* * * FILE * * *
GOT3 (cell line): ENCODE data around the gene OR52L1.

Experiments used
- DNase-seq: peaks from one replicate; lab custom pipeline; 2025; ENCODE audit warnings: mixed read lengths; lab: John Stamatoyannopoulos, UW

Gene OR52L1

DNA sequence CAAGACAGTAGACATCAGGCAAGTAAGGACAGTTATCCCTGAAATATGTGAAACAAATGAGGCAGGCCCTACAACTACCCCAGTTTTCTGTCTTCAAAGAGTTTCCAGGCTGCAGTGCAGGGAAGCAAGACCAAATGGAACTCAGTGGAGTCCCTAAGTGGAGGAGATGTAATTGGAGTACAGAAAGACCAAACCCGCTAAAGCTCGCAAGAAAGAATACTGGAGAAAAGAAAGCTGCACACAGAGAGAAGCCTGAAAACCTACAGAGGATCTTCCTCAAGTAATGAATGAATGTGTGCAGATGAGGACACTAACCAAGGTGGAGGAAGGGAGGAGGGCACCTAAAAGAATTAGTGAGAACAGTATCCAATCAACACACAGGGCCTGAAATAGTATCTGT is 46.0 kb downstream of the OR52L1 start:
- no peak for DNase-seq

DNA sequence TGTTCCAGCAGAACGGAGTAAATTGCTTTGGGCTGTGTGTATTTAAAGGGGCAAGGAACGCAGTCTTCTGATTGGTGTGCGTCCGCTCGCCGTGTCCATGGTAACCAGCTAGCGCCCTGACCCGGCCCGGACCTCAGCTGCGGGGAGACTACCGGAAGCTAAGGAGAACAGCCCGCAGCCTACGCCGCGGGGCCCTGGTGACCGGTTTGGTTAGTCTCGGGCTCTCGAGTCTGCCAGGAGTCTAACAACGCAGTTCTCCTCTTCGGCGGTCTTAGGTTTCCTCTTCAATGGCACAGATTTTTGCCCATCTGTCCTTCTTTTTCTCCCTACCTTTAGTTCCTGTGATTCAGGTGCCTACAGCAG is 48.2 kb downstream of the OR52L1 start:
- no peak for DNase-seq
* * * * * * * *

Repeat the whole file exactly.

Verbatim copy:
GOT3 (cell line): ENCODE data around the gene OR52L1.

Experiments used
- DNase-seq: peaks from one replicate; lab custom pipeline; 2025; ENCODE audit warnings: mixed read lengths; lab: John Stamatoyannopoulos, UW

Gene OR52L1

DNA sequence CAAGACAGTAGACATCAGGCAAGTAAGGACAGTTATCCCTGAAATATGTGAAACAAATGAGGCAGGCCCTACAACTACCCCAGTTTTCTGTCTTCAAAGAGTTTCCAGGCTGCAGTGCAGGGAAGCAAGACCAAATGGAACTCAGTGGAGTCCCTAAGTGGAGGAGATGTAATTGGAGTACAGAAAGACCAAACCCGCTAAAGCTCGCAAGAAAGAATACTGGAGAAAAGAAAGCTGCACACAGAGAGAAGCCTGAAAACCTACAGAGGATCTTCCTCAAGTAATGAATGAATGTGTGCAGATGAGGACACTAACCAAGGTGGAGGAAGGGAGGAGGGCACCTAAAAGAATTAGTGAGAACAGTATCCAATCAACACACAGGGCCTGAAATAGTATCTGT is 46.0 kb downstream of the OR52L1 start:
- no peak for DNase-seq

DNA sequence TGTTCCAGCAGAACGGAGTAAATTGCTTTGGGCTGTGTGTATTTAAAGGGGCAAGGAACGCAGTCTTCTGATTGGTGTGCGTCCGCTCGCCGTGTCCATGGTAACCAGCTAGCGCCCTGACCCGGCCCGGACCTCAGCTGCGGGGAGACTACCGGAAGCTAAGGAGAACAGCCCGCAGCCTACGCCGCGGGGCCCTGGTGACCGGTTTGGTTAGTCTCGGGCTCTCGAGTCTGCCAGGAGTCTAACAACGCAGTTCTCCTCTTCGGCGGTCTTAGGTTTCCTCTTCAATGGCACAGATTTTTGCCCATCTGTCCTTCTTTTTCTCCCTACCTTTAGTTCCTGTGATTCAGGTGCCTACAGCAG is 48.2 kb downstream of the OR52L1 start:
- no peak for DNase-seq